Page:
"Dr. Dennis Linden, Cindy Hale, and other worm experts say that worms do NOT surface to avoid drowning. In fact, they come to the surface during rains (especially in the spring) so they can move overland. The temporarily wet conditions give worms a chance to move safely to new places. Since worms breathe through their skin, the skin must stay wet in order for the oxygen to pass through it. After rain or during high humidity are safe times for worms to move around without dehydrating. It is true that, without oxygen, worms will suffocate. But earthworms can survive for several weeks under water, providing there is sufficient oxygen in the water to support them."

Who knew?

Well, Dr.'s Linden and Hale, I respectfully disagree. I don't know how "safe" it was for the worms to move about over the ground, because the next day, when it didn't rain, some of the stragglers didn't make it back to the grass and the driveway was covered with what could best be described as dried up 'Worm Jerky'-a windfall for which the roosters were most appreciative.

Interestingly, or maybe not so much, my very first job as a kid was collecting worms after the rain for my neighbor who was an avid fisherman. He would pay me a penny or two for each worm. Come on, I was like 8 years old, it seemed like a good job at the time. I digress.

This is part of the Mississippi River, or, I should say, part of the river, plus parts of a park, a road, a train track and a few other things that the river claimed when it came out of it's banks near the building where I have my Farmers' Market booth. 


And then random things floated by. 
I have no idea what that is, but somebody's going to be looking for that.

I am anxiously awaiting warmer temperatures, because, in spite of all the rain, it hasn't warmed up enough for much of anything to grow. Overnight the temps have still been in the 30's-40's most nights.
The buds on the trees haven't opened all the way yet.

The Daffodils are putting forth some effort. Yeah, Daffodils. Good job.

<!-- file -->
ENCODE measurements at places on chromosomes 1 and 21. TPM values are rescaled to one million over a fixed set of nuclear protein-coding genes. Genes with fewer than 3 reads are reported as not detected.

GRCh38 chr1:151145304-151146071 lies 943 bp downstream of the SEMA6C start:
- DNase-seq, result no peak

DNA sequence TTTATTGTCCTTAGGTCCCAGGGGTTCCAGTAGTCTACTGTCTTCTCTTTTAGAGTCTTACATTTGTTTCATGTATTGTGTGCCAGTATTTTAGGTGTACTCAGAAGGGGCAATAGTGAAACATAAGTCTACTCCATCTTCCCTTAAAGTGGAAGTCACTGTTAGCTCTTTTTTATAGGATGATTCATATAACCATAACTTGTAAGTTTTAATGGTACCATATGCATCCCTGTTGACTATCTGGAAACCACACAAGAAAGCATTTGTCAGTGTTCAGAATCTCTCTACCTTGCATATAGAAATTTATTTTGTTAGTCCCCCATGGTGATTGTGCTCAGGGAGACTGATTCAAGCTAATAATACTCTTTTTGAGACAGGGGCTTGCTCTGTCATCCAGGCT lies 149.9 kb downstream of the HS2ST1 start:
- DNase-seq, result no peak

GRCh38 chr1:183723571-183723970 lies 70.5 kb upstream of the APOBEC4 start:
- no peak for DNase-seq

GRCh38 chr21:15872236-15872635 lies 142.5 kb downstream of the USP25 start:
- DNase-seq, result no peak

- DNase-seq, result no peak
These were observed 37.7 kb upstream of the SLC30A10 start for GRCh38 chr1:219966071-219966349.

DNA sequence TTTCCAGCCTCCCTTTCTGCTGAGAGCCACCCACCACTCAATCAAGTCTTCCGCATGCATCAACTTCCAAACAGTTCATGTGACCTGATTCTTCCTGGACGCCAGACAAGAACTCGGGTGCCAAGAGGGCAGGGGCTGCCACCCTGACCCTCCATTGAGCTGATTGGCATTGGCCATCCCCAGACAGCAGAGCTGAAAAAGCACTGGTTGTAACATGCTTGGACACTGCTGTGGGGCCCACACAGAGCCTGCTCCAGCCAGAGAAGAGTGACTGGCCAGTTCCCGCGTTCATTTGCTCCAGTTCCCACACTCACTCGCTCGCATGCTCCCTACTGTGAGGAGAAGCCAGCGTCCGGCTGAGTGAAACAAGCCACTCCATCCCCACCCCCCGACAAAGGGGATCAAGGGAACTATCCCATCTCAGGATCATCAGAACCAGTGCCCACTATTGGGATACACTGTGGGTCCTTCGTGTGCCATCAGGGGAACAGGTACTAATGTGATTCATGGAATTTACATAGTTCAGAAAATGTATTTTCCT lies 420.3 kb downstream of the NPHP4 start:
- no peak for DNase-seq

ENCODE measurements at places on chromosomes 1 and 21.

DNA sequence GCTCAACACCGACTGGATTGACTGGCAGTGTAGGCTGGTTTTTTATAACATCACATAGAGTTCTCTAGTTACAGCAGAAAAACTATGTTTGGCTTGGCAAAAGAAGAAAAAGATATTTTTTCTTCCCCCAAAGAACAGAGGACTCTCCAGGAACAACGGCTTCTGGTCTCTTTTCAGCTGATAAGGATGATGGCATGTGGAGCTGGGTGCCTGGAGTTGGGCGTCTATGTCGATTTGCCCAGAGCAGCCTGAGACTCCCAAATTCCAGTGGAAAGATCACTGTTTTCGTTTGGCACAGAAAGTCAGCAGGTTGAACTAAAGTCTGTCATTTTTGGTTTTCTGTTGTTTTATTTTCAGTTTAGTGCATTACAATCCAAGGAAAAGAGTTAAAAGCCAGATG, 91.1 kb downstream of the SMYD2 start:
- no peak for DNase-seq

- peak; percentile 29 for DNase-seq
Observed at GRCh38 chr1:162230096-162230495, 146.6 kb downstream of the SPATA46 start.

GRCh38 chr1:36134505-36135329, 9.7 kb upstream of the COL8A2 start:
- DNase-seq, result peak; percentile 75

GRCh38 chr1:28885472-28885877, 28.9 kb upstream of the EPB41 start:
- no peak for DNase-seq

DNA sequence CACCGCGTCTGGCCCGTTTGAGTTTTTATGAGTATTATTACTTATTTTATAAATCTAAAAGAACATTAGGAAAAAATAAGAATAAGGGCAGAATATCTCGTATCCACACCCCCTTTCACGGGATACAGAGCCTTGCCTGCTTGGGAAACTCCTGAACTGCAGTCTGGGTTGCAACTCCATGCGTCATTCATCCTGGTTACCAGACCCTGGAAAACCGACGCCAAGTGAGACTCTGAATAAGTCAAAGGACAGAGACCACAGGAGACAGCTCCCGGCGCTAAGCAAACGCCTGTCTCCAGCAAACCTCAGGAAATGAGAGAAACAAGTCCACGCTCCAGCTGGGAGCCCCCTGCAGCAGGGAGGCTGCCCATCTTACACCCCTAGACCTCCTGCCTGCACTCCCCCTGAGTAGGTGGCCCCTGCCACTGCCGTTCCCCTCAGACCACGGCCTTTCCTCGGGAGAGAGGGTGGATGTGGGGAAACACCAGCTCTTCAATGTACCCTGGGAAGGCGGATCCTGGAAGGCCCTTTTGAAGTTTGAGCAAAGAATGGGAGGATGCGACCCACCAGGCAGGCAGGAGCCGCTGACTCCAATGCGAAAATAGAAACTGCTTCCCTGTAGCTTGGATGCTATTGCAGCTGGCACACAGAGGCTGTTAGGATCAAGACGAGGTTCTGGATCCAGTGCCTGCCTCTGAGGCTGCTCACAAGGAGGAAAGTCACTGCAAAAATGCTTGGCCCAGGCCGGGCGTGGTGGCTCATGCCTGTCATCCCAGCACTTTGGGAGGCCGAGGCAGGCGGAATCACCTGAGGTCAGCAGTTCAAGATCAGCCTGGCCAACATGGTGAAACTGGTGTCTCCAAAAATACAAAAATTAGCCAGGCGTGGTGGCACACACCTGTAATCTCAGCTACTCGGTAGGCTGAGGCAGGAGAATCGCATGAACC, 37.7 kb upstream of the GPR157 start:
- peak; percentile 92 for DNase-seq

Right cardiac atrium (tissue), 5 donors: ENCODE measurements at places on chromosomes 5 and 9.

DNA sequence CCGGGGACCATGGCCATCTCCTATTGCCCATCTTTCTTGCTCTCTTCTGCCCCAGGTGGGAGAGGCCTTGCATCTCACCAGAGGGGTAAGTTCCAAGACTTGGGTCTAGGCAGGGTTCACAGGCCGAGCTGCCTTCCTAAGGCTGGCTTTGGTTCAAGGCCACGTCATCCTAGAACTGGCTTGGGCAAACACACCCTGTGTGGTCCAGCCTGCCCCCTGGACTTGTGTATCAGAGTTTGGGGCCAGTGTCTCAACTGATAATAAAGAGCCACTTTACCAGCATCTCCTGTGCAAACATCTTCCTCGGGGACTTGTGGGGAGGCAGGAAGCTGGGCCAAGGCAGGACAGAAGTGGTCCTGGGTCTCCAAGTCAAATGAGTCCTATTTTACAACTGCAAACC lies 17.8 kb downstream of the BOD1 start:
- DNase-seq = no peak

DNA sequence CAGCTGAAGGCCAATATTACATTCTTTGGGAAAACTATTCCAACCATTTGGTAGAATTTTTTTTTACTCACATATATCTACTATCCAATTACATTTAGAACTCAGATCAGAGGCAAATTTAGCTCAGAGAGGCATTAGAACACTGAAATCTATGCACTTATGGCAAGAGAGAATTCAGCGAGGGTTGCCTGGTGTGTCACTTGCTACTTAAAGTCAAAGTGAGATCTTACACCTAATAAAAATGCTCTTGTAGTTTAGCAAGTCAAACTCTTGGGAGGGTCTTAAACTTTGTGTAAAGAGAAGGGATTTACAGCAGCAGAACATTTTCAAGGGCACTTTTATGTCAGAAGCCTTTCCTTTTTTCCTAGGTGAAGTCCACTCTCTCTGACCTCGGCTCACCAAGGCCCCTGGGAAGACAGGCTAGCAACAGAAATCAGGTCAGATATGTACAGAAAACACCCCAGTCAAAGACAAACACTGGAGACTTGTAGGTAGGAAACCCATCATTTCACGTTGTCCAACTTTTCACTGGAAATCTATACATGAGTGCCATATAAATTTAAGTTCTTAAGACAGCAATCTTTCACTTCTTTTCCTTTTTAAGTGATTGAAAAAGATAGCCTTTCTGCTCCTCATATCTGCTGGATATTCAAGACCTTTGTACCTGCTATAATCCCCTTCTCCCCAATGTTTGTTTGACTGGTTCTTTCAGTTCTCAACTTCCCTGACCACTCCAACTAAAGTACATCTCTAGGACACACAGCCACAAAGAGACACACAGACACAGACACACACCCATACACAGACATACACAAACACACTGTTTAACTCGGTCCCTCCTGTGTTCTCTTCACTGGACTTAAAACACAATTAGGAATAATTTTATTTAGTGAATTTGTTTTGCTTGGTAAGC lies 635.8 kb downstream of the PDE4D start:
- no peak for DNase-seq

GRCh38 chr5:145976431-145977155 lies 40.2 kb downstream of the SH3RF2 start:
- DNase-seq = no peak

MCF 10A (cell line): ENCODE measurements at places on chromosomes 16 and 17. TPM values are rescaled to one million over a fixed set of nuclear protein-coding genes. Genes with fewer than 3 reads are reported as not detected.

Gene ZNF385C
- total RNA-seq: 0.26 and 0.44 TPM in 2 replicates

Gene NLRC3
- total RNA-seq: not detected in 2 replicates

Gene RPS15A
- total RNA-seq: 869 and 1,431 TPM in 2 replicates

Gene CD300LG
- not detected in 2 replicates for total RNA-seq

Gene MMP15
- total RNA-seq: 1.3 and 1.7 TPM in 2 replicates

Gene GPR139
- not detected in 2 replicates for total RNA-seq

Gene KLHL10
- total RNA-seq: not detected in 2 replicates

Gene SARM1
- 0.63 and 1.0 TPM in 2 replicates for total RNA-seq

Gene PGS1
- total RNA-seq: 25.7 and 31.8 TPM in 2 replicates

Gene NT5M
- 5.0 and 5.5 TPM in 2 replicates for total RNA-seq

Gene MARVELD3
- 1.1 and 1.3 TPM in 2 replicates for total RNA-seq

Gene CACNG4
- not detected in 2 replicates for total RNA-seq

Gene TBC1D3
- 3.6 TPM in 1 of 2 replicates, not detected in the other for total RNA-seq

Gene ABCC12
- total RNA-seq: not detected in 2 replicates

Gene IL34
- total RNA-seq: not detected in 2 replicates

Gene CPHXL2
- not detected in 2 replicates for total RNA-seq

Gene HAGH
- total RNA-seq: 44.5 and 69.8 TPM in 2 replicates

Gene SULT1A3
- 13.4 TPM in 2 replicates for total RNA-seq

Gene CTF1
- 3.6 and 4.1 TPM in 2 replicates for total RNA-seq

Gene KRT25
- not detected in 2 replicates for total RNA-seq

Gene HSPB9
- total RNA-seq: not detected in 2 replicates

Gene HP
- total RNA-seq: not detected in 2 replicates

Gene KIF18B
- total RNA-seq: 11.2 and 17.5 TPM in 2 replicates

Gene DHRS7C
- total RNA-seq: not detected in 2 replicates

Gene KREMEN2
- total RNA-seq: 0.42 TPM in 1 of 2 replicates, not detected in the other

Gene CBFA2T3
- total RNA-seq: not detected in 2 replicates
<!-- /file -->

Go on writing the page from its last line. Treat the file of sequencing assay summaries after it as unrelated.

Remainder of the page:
The Robins have been back for some time now. That's a sign of Spring, right?


Rhubarb gets an "E" for effort, but that is about all that is growing so far.

We have no new lambs yet. Yes, we are still waiting for Holly!! 
So here is a rerun. More pictures of Lilly's girls.



And a random rooster face......because I have no new lambs, no flowers, no pretty pastures to show you......but I'm not complaining.

Sunday, April 14, 2013

Lambs!

 Quick update before things get crazy. Sorry, the pictures aren't great because the lambs are still in the lambing jug.
The first of the 2013 lambs arrived last night! Two EWE lambs out of Crosswinds San Diego x Sommarang Dolly (Lilly). Both are very dark moorit. One is a gulmoget, both are spotted. Yay Lilly!

Of course they don't have names yet!
 If you know me, you know that I haven't even thought of a theme for names yet. 
Why do I do that every year?

I'm not sure what is going on with the Billy Idol hair on these two, but hey, work it, girls!

The gulmoget has good crimp to her fleece right now, with the crimp falling off a just a bit towards the back. I will be anxious to see how her fleece develops. The moorit spotty has looser crimp right now. Both are very soft.



Ande is still trying to decide if he likes them...he's pretty sure he doesn't, mostly because they are diverting my attention away from him.


 Little (no name) gully girl. With solid sides, like her sire :).

 Love the nose on this girl.






I'm not looking forward to this. Holly is next in line.